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We know that 'vieux' changes to 'vieil' when it comes in front of a word beginning with a voyelle or h muet. Does anyone know why when used with 'amis', people say 'vieux amis' but not 'vieil amis'.

Thank you very much!

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That's because vieil is the masculine singular variant of the masculine singular vieux (un vieil ami, un ami vieux) but the masculine plural vieux (which is written exactly like its singular) has no alternate form so it can't be but des vieux amis (resp. des amis vieux).

The feminine is much more regular: singular vieille, plural vieilles.

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  • I see, thank you so much! One more question about your answer please! Should it be 'des vieux amis' or 'de vieux amis'?
    – Leik
    Jan 5 at 5:08
  • The depends on the full sentence.
    – jlliagre
    Jan 5 at 9:14
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Short version: The root of this word ended in /z/ in plural and /l/ in singular. Both dropped off in non-liaison environments, but liaison preserved the final consonant of a word.


Long version: In general, adjectives that precede nouns participate in liaison. A consonant is inserted (or you could say a silent consonant is pronounced) before a vowel.

You could frame this question one way and ask how that consonant is selected. Then you could observe that there is no consonant when there's no liaison; that it's /z/ for plural; and that it's something else ("elsewhere case") for singular:

no liaison plural with liaison singular with liaison
grand(s) /grɑ̃/ chanteur(s) grands /grɑ̃z/ amis grand /grɑ̃t/ ami
ancien(s) /ɑ̃sjɛ̃/ chanteur(s) anciens /ɑ̃sjɛ̃z/ amis ancien /ɑ̃sjɛn/ ami
vieux /vjø/ chanteur(s) vieux /vjøz/ amis vieil /vjɛj/ ami
beau(x) /bo/ chanteur(s) beaux /boz/ amis bel /bɛl/ ami

While this shows some consistency, you might notice that there are two different cases here. For the singular with liaison, the first two examples above select a consonant that's already present in the spelling, which makes sense. But the second two, vieux and beau, select an /l/, as if from the feminine! Where did they get that? I assume this is where your confusion comes from.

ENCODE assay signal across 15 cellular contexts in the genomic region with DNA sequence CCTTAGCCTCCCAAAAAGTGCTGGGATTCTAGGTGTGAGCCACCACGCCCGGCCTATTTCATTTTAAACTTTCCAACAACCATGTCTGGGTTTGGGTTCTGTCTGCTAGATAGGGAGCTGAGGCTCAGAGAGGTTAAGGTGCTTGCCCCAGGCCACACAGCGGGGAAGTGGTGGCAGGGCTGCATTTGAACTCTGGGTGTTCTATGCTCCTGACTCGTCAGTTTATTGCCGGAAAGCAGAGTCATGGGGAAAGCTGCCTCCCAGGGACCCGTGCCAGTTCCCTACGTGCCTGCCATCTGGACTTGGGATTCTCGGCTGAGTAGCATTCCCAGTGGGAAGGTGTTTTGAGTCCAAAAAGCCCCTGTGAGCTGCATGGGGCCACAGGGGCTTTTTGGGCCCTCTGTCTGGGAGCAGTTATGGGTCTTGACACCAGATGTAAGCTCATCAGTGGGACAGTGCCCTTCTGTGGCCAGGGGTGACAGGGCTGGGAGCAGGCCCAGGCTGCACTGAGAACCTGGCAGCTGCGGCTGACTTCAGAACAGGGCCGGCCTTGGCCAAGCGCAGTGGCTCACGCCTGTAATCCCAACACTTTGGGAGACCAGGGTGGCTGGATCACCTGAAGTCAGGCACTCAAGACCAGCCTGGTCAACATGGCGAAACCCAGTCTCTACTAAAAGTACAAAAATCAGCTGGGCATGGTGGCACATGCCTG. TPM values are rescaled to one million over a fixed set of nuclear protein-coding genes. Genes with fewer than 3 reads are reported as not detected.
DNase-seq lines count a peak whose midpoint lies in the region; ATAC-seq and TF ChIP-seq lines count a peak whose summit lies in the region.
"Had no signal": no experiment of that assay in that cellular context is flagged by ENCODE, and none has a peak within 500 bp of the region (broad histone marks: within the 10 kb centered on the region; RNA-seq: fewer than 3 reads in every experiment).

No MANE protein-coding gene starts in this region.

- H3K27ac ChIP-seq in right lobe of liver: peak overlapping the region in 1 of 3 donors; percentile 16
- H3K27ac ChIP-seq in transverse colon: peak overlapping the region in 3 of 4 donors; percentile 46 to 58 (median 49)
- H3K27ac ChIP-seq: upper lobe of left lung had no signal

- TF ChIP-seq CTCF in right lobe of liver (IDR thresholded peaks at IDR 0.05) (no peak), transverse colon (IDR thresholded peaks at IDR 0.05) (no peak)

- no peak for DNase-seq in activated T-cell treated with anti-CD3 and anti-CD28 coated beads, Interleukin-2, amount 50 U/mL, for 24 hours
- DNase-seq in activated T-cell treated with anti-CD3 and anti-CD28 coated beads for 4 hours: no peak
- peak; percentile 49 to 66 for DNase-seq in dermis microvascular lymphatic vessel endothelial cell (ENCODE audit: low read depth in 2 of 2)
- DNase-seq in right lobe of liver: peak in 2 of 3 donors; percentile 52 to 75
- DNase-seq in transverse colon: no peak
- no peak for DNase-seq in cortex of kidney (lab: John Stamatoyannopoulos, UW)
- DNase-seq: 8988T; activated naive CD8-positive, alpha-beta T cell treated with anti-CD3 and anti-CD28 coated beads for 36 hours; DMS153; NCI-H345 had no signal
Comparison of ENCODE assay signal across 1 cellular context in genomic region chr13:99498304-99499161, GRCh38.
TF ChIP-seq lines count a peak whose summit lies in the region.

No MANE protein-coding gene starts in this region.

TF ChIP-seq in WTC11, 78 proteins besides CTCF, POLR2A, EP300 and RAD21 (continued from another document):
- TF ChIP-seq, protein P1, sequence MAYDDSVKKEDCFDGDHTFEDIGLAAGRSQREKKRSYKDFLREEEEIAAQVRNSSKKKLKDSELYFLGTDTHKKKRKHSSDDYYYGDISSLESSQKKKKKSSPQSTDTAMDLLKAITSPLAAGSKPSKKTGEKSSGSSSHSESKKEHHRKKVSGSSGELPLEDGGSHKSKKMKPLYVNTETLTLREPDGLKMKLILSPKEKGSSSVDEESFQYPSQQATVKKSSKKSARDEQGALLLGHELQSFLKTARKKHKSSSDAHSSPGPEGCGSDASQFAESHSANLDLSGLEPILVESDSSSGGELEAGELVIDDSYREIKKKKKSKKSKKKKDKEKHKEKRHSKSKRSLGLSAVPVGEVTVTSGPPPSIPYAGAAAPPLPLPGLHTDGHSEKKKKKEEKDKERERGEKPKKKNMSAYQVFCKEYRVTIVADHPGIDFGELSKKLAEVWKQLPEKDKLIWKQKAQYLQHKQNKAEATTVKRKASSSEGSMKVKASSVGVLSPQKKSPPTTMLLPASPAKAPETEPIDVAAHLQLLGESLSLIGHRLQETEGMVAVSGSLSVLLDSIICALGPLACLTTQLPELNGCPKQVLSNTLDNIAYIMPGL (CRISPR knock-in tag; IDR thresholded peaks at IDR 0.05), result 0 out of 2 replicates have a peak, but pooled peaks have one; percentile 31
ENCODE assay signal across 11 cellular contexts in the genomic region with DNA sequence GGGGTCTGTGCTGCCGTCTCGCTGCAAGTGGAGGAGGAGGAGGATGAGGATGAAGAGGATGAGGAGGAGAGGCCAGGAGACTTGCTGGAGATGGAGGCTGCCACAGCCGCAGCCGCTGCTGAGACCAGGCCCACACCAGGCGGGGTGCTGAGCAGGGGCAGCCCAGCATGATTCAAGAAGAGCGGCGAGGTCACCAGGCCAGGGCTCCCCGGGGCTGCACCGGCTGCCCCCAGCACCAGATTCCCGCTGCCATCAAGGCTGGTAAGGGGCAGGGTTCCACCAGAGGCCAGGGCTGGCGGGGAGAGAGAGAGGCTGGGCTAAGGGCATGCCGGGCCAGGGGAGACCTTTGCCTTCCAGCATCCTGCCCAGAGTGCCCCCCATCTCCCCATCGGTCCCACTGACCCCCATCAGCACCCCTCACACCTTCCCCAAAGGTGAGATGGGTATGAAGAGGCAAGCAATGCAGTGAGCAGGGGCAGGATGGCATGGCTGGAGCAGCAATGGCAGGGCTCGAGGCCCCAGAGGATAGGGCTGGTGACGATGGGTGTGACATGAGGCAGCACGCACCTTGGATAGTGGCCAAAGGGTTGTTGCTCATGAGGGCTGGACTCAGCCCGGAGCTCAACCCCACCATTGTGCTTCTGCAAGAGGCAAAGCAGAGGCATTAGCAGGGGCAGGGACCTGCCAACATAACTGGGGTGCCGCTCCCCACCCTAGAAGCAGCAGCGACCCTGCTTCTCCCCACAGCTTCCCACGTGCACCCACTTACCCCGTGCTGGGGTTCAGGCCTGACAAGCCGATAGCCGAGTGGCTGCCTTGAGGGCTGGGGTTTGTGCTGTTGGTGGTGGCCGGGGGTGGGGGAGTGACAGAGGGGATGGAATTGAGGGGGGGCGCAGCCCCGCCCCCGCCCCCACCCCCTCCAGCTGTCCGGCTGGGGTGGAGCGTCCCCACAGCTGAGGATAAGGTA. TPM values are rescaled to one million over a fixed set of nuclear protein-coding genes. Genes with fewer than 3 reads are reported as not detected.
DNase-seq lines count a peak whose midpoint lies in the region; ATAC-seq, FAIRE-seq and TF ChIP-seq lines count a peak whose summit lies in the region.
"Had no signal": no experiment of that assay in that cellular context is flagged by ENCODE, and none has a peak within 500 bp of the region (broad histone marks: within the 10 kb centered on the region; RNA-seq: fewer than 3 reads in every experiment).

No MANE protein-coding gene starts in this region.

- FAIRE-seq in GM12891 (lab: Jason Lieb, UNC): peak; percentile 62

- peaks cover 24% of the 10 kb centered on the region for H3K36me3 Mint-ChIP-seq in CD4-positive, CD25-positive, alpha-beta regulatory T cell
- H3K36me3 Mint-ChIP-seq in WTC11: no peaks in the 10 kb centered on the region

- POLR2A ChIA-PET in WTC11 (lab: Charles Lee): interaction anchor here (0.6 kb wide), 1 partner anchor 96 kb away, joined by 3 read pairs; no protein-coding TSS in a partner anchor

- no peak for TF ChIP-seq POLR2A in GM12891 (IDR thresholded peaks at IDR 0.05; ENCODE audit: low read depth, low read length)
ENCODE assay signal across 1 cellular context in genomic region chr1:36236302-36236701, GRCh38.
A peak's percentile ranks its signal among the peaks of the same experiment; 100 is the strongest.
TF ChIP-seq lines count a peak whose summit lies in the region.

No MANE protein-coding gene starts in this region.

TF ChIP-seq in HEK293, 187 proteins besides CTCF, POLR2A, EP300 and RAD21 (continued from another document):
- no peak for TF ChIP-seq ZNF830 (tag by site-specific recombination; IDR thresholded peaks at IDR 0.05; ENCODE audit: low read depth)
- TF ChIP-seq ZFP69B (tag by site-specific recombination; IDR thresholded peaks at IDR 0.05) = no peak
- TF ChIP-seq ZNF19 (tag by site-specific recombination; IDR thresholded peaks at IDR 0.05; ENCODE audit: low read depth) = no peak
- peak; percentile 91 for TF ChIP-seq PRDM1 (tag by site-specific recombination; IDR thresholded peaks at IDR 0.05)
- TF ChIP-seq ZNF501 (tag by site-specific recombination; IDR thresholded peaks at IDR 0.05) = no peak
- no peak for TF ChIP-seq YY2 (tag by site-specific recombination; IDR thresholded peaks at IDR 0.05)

To answer this, you could frame the question the other way and ask how the final consonants disappeared in the first place. To start with the Latin forms:

So the /l/ is there from the start; those unexpected vieil and bel forms are actually closer to the originals than vieux and beau.

We notice that all final consonants here dropped off when there was no vowel after them, and we notice that the liaison environment somehow yielded /z/ in plural forms but /l/ in singular forms. That can be explained by the use of the accusative form as the basis for noun forms in French. Accusatives in Latin mostly had /s/ endings in plural but not in singular (compare this chart).

Finally, you'll notice that there is still an /l/ in the plural in Latin, just before the /s/, so where did it go in vieux? The answer is that as consonants softened and disappeared at the ends of words, only the last one tended to be saved by liaison (a rule still present in French today). Usually these are still around as silent consonants. However, with /l/, there was an intermediate stage where it sounded like /u/ and that's where it was when the spelling happened to solidify. Many, many instances of the letter ⟨u⟩ in a final cluster are original /l/s.

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